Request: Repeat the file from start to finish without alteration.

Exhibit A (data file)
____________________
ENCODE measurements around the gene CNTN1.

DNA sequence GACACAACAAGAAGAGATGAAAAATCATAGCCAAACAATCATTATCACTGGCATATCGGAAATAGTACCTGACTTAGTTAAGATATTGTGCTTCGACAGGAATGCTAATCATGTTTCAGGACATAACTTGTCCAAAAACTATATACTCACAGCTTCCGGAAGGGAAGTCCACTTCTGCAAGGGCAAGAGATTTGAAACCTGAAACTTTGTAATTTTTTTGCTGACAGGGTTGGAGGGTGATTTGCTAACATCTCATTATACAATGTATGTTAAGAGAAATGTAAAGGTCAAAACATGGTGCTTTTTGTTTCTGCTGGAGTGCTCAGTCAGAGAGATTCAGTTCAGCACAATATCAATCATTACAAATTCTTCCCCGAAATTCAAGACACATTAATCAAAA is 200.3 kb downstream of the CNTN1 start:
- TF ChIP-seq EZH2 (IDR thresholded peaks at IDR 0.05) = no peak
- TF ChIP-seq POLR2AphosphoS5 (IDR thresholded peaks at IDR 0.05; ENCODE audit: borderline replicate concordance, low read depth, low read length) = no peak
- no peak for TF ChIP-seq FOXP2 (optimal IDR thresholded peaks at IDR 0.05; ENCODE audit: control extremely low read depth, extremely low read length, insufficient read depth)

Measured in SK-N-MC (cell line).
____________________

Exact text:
ENCODE measurements around the gene CNTN1.

DNA sequence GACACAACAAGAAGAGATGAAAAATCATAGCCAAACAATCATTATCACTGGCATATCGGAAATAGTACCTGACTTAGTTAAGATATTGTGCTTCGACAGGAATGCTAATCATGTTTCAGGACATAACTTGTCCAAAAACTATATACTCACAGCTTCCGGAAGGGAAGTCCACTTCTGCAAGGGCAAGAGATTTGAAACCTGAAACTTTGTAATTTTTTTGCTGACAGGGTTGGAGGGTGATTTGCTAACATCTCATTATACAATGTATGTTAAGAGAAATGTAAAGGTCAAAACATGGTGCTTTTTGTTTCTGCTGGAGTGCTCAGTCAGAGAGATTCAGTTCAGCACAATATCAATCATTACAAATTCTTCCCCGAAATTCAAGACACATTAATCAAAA is 200.3 kb downstream of the CNTN1 start:
- TF ChIP-seq EZH2 (IDR thresholded peaks at IDR 0.05) = no peak
- TF ChIP-seq POLR2AphosphoS5 (IDR thresholded peaks at IDR 0.05; ENCODE audit: borderline replicate concordance, low read depth, low read length) = no peak
- no peak for TF ChIP-seq FOXP2 (optimal IDR thresholded peaks at IDR 0.05; ENCODE audit: control extremely low read depth, extremely low read length, insufficient read depth)

Measured in SK-N-MC (cell line).